Adoption and Children Bill

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Tim Loughton: I do not want to talk at length, but I should like to put it on record that the Opposition have a good deal of sympathy for the intentions that the hon. Gentleman has just expressed so eloquently, and with great experience and form on the subject. He was optimistic in identifying the number of children in private fostering as between 8,000 and 10,000. I suspect that the problem is far greater, although we do not know. Given experiences in my county of West Sussex, there is a specific problem with west African young girls who turn up at Gatwick airport, mostly from Nigeria and Sierra Leone. Many arrive on their own and are then placed in care, but many others go unregistered and unnoticed by the social services

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department and end up in highly unsatisfactory and dubious private foster arrangements. I echo the hon. Gentleman's comments.

The problem has already gone underground, so to introduce some registration scheme would be to close the door after the horse had bolted. We need to tackle the problem afresh. It is not disputed that child minders be expected to register, which has become part of the natural process, and we have far greater recourse to police checks now. There are other measures, such as the register that the Government have rightly set up to check people who come into contact with young people through youth work. Various checks are in place for all sorts of other contact between young people and individuals who may have had problems in their past.

Mr. Brazier: What my hon. Friend has just said goes to the heart of the matter. As a first step forward—perhaps the only one—before moving to the wider issue of registration, the introduction of police checks would be important and worth while. They have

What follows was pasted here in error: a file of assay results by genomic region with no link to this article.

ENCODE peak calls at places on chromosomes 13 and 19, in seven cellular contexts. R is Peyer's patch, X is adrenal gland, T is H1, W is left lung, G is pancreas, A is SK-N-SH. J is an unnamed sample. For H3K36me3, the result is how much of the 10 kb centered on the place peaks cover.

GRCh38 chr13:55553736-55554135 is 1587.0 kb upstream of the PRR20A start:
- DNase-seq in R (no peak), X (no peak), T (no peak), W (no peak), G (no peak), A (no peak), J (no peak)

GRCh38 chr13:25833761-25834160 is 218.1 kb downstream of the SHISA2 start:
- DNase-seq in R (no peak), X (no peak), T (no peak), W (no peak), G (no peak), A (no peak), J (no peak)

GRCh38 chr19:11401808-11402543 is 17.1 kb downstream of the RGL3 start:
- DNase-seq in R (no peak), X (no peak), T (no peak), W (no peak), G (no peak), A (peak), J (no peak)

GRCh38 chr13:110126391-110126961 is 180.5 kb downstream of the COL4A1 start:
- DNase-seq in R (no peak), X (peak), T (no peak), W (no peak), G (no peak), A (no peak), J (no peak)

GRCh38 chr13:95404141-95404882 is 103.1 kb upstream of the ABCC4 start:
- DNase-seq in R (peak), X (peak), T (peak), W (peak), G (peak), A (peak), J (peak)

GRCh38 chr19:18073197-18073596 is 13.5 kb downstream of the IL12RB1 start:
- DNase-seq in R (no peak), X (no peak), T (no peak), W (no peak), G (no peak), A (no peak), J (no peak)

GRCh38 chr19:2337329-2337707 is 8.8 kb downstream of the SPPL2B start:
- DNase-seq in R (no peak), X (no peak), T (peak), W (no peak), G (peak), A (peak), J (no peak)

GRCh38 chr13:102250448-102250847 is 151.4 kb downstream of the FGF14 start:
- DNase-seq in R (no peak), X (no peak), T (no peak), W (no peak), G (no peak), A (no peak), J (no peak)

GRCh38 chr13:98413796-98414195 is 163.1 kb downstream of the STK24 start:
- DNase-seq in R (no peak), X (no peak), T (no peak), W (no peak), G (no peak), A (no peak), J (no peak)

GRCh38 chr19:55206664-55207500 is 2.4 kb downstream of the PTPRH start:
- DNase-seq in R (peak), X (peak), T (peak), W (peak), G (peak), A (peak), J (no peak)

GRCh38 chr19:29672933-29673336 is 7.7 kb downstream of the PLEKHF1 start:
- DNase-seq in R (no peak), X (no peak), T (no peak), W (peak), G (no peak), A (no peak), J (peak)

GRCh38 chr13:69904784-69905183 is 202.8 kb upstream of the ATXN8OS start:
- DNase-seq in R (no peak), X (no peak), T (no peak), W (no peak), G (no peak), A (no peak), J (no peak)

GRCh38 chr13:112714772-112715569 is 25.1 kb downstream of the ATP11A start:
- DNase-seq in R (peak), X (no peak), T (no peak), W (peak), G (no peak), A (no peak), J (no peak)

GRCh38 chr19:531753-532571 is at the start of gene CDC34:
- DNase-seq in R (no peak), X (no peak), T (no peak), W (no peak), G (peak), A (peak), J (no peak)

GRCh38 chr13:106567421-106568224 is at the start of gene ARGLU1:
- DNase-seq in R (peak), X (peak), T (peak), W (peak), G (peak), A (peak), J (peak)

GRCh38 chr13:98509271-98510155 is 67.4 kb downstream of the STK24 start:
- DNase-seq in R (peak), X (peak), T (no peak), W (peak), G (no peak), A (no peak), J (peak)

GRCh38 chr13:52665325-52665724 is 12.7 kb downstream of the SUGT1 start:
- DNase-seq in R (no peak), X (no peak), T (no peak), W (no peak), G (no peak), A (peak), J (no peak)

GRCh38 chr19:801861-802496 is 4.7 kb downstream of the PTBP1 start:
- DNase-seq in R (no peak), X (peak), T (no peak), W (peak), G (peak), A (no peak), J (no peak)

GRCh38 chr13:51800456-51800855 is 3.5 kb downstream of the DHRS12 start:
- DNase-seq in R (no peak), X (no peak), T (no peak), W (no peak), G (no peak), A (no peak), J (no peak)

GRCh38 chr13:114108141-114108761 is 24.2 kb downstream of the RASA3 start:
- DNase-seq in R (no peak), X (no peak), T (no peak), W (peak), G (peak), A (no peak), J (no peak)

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already been introduced successfully in Kent for people who come over on school placements, and every school in east Kent now collaborates.

Tim Loughton: That is an important point. We can learn lessons from what has happened in the county shared by my hon. Friend and the hon. Member for Chatham and Aylesford (Mr. Shaw).

The bottom line is whether the new clause in its current form is workable. The hon. Member for Chatham and Aylesford had the good grace to admit that it was a bit rusty and would need great improvement. It certainly needs to be improved in how it deals with blood relatives, which is a completely different kettle of fish. Not for the first time, the hon. Gentleman has started a useful debate and it is appropriate that the subject be raised again in Committee. Subject to reservations on how the new clause would be brought into practice, its principle has a deal of merit, for which I commend him.

        Debate adjourned.—[Angela Smith.]

        Adjourned accordingly at three minutes to Seven o'clock till Thursday 17 January at half-past Nine o'clock.

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The following Members attended the Committee:
Stevenson, Mr. George (Chairman)
Bellingham, Mr.
Blackman, Liz
Brazier, Mr.
Brennan, Kevin
Dawson, Mr.
Djanogly, Mr.
Gidley, Sandra
Llwyd, Mr.

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Loughton, Tim
Love, Mr.
Moran, Margaret
Munn, Ms
Shaw, Mr.
Smith, Angela
Smith, Jacqui
Walter, Mr.
Winterton, Ms Rosie

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